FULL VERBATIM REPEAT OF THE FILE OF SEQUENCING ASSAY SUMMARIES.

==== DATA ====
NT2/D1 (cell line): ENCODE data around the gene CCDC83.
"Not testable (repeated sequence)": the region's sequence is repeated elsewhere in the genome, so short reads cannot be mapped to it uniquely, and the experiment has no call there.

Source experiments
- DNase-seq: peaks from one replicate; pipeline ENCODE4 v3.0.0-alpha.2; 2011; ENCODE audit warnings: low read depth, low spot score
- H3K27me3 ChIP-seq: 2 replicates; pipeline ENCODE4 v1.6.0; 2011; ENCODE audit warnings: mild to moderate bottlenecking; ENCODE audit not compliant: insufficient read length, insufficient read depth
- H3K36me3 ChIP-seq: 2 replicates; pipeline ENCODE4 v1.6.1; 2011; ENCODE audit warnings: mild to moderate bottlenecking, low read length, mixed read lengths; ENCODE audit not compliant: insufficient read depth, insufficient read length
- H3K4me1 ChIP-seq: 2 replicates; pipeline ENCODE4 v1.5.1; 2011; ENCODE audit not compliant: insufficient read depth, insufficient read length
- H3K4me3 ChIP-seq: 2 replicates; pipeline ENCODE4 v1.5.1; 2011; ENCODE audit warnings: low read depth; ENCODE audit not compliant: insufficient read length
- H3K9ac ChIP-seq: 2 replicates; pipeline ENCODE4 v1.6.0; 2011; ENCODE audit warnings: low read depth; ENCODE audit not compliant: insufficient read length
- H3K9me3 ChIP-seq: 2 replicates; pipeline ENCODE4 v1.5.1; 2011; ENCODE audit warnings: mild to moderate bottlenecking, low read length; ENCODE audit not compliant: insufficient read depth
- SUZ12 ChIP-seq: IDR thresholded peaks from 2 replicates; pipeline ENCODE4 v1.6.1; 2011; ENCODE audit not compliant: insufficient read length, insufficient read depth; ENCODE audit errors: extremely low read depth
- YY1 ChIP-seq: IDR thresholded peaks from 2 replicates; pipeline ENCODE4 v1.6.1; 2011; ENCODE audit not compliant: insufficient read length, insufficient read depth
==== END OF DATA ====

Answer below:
NT2/D1 (cell line): ENCODE data around the gene CCDC83.
"Not testable (repeated sequence)": the region's sequence is repeated elsewhere in the genome, so short reads cannot be mapped to it uniquely, and the experiment has no call there.

Source experiments
- DNase-seq: peaks from one replicate; pipeline ENCODE4 v3.0.0-alpha.2; 2011; ENCODE audit warnings: low read depth, low spot score
- H3K27me3 ChIP-seq: 2 replicates; pipeline ENCODE4 v1.6.0; 2011; ENCODE audit warnings: mild to moderate bottlenecking; ENCODE audit not compliant: insufficient read length, insufficient read depth
- H3K36me3 ChIP-seq: 2 replicates; pipeline ENCODE4 v1.6.1; 2011; ENCODE audit warnings: mild to moderate bottlenecking, low read length, mixed read lengths; ENCODE audit not compliant: insufficient read depth, insufficient read length
- H3K4me1 ChIP-seq: 2 replicates; pipeline ENCODE4 v1.5.1; 2011; ENCODE audit not compliant: insufficient read depth, insufficient read length
- H3K4me3 ChIP-seq: 2 replicates; pipeline ENCODE4 v1.5.1; 2011; ENCODE audit warnings: low read depth; ENCODE audit not compliant: insufficient read length
- H3K9ac ChIP-seq: 2 replicates; pipeline ENCODE4 v1.6.0; 2011; ENCODE audit warnings: low read depth; ENCODE audit not compliant: insufficient read length
- H3K9me3 ChIP-seq: 2 replicates; pipeline ENCODE4 v1.5.1; 2011; ENCODE audit warnings: mild to moderate bottlenecking, low read length; ENCODE audit not compliant: insufficient read depth
- SUZ12 ChIP-seq: IDR thresholded peaks from 2 replicates; pipeline ENCODE4 v1.6.1; 2011; ENCODE audit not compliant: insufficient read length, insufficient read depth; ENCODE audit errors: extremely low read depth
- YY1 ChIP-seq: IDR thresholded peaks from 2 replicates; pipeline ENCODE4 v1.6.1; 2011; ENCODE audit not compliant: insufficient read length, insufficient read depth